It always brings me such joy to be able to jam with people on stage, and Elana Harte, the host of the night always brings a myriad of people up to the stage to sing backup, play various percussive instruments, and have a good ‘ol time. There is such a difference playing with other people, as opposed to just playing by yourself, which I do most of the time. Luckily I have Evan to play drums for me, so I have someone to focus on besides myself. He came to the rescue for me on the Friday night at the Mod Club, where I was taking part in a Battle of the Bands soiree. Which was somewhat odd, considering that I don’t have a band. Anywhew-dilly-whew: There I was competing with about 8 bands, mostly comprising of 20-25 year old males playing rock and roll in 5 piece bands. And there I was, with my little polka-dot dress and red shoes behind my piano and guitar, and almost 40 (I just had a flash to When Harry Met Sally and Sally complains, “I’m going to be 40…someday!”).

I played my 25 minute set, and was surprised that people were actually engaged, some dancing (I played the very few upbeat ditties that I have), and tapping their toes to Evan’s always perfect beats behind me. Although I didn’t win, I did get some great feedback from the panel of pros from the industry. And so, tomorrow I begin my voice lessons with Pamela Pollard of Hawaii via Skype. I’ve heard about her for a while now, and decided to take the plunge; it’s time to take the voice up a notch. I’ve come a long way for a gal who didn’t make concert choir in grade 10. I really believe everyone can sing, and should sing for that matter. I don’t know how one can feel down when one sings. It always makes me happy, even when I’m singing the Blues.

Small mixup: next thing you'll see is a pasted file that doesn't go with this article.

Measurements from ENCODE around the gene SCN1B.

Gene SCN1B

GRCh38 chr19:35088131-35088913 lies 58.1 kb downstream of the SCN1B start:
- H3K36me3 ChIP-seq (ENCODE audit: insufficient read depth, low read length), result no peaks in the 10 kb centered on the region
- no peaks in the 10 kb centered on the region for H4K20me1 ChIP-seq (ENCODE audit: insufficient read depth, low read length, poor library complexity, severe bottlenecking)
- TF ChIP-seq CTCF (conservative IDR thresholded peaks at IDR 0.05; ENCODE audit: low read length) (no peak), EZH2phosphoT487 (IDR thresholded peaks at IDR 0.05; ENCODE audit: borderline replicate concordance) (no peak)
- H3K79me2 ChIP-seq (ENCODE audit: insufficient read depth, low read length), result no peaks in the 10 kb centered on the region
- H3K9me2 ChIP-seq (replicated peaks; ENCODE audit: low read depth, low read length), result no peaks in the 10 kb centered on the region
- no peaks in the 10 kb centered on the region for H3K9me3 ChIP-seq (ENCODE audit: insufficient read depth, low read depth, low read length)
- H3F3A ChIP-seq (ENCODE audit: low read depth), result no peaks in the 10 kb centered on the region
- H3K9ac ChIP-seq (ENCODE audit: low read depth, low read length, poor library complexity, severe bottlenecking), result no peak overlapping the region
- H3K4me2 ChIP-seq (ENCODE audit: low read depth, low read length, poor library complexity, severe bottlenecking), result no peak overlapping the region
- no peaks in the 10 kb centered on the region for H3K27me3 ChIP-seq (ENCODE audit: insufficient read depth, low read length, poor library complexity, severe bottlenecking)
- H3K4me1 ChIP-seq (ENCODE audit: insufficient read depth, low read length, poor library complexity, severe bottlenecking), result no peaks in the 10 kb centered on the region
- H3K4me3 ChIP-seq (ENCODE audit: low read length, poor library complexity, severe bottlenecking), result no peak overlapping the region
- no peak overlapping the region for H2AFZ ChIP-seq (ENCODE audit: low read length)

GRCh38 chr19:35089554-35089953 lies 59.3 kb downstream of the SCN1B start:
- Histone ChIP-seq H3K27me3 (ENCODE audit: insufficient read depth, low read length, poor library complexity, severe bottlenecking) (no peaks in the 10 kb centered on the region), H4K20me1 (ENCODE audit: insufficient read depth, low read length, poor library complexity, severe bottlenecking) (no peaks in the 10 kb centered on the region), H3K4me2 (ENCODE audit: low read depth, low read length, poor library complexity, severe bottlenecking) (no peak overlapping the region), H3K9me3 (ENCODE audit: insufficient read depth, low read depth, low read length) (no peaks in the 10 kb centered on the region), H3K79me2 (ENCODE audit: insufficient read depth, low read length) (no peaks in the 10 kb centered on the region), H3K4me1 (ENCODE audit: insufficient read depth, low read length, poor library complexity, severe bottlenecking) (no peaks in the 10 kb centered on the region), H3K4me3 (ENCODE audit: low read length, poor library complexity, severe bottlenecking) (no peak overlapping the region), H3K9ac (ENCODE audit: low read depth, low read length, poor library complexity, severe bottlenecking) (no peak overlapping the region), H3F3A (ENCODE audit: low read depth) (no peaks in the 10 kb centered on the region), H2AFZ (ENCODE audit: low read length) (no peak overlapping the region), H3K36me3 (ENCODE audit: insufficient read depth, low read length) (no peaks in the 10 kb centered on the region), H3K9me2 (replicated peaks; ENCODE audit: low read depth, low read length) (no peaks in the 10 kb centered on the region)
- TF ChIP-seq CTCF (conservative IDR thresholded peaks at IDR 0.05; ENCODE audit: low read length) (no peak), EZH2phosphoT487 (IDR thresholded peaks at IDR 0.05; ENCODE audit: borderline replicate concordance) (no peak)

Speaking (writing) of which, I had the incredible opportunity to interview Curley Bridges yesterday: the Blues dude of Barrie. I am writing an article for PIE Magazine in Barrie and was inspired after a random chat with Curley outside of Fitsy’s Crab Shack several weeks ago, when he told me about his career in music. I could not believe that this dude, who met Marilyn Monroe, Thelonius Monk and a myriad of other stars and musicians, now lived near Bayfield Street in Barrie. I had to know more, and so I asked if I could write an article about him, so I’d have to interview him. I’m still working on getting him to give me a couple of lessons.

I’ve started taking a course on how to get music licensed, as I really want my music to be used in film and T.V. preferably by Steven Speilburg and then on Mad Men. Dream Big is what I say. I’m feeling that I need to make some changes in terms of music, and on that note, literally, I’m heading to Nashville in the fall. I hear they need some songwriters there (hee hee). I know that it’s a long shot, but I gotta try it.

It was so great to get back up north last week; I found that I had been wearing a lot of makeup due to shows, a photo shoot with PIE photographer Ratul, in Barrie for my India memoir, (see head shot above) and then the video. Since I’ve been back I’ve been dirtbagging it in jeans and no make up…it’s so freeing! Dad sold the house here in Midland, so I have to be out around mid-August or so; I’ll be savouring every moment here while I can, and am figuring out what will come next for me, after Nashville. South America I think, but who knows…anything can happen.

Hola, bonjour, Shalom, Namaste, Sat Nam and Hello dearest friends and family. I've been back for about two weeks, and already my feet are starting to itch a wee bit. NOT that I'm not enjoying my time back in Midland; I most certainly am indeed. It has been lovely to do laundry, make some soul food, see family and gaze out my window here on Georgian Bay. Since I've been back I've caught up with friends, played a couple of shows: one at the Library in Midland to raise money for Rotary, and the other, again at the Library. I had a chance to play my new tunes that I finished on the road. Ah, the road. I'm not sure what it is in me that hungers for the open road, a suitcase (or in my case, 3 suitcases), and the opportunity of meeting new people and having new experiences, but c'est moi. Sometimes I try to fight the gypsy in me, and think that perhaps I should, "settle down" in one place, get a "real job" and go back to teaching somewhere. However, I know that it isn't me. For those of you who don't know my tune "Four-Four" is a link to have a listen and download if you like: it pretty much explains it all: 01_Four-Four.mp3